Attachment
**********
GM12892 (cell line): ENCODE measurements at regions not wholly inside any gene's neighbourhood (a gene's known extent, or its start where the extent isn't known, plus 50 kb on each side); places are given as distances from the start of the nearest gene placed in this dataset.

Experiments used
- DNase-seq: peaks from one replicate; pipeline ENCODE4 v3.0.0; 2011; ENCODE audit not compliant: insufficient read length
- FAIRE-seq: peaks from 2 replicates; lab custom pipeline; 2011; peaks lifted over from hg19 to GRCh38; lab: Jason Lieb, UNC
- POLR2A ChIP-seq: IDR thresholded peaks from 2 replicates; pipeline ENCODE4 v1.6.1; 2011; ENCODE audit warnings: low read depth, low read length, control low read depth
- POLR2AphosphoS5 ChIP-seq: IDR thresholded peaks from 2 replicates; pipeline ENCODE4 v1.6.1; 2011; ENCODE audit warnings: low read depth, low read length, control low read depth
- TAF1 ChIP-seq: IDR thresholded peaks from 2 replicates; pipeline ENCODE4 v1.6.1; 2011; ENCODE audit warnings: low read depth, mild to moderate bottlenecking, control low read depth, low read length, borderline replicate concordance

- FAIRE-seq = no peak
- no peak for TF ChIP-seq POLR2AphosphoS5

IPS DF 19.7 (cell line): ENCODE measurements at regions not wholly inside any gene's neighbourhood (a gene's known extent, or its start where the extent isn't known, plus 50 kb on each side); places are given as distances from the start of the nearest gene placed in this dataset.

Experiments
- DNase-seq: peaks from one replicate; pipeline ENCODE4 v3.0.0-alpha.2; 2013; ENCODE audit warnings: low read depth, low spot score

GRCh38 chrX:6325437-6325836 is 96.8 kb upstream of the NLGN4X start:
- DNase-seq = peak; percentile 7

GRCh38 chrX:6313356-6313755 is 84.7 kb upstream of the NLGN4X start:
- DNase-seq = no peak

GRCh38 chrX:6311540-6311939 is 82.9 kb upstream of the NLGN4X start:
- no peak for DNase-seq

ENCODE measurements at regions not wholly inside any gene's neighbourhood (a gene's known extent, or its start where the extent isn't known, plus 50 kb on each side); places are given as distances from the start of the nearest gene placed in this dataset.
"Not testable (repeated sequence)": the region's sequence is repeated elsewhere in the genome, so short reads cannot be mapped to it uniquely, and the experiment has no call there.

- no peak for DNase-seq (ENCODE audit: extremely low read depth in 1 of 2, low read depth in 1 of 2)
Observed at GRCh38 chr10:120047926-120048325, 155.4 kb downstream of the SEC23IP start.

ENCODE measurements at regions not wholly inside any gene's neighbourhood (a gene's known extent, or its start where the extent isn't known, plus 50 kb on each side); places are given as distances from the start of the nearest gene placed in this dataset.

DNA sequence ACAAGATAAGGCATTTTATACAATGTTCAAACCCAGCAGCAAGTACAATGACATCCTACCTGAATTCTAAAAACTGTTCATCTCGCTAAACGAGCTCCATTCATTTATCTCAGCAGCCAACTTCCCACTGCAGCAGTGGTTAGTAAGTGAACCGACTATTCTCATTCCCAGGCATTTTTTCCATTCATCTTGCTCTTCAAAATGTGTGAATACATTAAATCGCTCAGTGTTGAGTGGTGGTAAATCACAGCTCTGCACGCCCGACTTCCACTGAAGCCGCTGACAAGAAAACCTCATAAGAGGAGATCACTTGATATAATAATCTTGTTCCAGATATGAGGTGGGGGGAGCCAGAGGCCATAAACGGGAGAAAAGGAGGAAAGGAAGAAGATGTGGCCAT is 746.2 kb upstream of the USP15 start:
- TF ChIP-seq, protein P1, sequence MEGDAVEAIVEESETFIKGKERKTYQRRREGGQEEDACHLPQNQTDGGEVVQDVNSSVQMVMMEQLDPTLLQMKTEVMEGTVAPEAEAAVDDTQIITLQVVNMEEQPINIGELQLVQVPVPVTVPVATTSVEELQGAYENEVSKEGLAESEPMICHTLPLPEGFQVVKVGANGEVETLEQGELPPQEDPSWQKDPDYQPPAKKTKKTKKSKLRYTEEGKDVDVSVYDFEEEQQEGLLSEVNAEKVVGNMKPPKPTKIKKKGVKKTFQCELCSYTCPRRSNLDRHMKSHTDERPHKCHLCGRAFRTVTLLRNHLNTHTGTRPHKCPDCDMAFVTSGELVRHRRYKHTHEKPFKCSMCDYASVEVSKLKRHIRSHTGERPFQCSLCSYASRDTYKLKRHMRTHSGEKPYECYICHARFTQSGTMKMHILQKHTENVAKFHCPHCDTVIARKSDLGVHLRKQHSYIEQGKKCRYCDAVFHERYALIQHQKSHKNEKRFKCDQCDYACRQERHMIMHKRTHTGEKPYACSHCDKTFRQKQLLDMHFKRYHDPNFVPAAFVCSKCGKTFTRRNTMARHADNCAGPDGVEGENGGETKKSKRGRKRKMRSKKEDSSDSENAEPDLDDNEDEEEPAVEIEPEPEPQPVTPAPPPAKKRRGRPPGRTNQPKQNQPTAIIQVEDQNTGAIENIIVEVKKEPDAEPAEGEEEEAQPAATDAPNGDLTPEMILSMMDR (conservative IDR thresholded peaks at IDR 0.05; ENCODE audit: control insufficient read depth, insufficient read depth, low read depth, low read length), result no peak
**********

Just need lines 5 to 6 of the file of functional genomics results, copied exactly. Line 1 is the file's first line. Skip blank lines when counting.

- POLR2A ChIP-seq: IDR thresholded peaks from 2 replicates; pipeline ENCODE4 v1.6.1; 2011; ENCODE audit warnings: low read depth, low read length, control low read depth
- POLR2AphosphoS5 ChIP-seq: IDR thresholded peaks from 2 replicates; pipeline ENCODE4 v1.6.1; 2011; ENCODE audit warnings: low read depth, low read length, control low read depth